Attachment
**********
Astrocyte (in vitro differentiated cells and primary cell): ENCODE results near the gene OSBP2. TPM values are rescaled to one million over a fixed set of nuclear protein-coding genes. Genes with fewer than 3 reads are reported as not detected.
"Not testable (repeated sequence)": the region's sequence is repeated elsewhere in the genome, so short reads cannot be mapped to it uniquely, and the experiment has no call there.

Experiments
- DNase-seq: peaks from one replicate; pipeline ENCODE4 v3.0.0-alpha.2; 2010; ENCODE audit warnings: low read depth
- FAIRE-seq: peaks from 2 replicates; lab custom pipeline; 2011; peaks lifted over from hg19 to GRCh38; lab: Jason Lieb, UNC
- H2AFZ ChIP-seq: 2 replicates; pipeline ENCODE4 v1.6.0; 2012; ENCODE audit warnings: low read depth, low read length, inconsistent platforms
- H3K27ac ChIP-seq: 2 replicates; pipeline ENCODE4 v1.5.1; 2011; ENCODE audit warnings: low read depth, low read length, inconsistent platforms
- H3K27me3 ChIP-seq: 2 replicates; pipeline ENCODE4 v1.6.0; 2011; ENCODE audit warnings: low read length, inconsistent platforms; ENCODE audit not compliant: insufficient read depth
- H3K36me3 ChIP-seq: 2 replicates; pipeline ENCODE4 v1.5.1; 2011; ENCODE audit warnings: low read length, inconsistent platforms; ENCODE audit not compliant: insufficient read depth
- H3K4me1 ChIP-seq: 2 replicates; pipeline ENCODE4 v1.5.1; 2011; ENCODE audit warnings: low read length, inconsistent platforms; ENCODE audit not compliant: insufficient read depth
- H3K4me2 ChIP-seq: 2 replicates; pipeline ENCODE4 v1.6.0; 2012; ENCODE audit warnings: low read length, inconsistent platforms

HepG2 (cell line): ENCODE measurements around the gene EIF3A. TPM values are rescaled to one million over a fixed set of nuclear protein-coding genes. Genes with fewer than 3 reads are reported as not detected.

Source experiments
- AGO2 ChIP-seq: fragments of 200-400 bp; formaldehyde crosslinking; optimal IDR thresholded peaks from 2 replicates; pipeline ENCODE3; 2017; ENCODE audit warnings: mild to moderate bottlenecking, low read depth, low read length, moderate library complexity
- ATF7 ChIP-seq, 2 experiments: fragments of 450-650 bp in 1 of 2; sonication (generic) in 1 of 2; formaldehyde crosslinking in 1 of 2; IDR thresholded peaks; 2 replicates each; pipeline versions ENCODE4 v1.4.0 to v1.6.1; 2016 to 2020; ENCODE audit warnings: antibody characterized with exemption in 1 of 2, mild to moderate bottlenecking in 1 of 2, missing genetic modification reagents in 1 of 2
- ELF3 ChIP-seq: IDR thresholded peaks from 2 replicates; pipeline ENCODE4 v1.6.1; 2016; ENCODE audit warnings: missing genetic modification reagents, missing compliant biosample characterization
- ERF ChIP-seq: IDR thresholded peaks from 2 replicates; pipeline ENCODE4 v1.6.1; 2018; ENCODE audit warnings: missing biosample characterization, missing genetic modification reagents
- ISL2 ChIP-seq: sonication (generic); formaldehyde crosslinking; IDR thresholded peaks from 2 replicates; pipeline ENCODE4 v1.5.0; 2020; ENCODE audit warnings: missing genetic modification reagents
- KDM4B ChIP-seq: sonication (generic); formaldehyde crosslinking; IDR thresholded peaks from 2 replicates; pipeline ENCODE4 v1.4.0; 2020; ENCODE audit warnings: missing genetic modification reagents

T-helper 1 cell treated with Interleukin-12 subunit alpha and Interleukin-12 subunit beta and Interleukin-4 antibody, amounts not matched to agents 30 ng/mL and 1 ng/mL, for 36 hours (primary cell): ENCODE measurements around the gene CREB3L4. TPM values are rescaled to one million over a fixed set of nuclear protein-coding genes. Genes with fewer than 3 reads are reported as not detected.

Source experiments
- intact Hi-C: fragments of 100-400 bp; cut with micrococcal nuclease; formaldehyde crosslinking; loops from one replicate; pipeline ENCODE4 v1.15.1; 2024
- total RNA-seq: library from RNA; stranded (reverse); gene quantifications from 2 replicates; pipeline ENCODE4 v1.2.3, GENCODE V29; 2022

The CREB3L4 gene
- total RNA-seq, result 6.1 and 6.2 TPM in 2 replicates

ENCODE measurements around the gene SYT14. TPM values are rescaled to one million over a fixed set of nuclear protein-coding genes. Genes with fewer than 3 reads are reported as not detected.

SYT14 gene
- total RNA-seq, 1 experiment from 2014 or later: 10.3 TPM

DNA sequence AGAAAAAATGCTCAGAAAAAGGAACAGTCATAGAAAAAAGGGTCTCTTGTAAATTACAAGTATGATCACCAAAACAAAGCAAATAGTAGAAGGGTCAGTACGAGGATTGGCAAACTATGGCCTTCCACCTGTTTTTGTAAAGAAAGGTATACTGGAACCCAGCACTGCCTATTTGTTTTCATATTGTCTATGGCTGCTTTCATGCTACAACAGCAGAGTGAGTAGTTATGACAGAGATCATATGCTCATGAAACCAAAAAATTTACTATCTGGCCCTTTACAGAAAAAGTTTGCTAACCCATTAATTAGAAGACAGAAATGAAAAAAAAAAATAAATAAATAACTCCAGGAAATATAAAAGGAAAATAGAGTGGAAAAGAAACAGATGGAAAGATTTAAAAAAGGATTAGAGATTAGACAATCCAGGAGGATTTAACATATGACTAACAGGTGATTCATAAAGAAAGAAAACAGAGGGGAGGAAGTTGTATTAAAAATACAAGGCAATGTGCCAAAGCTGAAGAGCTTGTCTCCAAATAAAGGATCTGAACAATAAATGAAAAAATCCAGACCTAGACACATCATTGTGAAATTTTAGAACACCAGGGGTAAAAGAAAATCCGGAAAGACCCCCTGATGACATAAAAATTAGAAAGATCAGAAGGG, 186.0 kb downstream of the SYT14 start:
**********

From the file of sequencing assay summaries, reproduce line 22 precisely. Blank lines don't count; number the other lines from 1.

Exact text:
- intact Hi-C: fragments of 100-400 bp; cut with micrococcal nuclease; formaldehyde crosslinking; loops from one replicate; pipeline ENCODE4 v1.15.1; 2024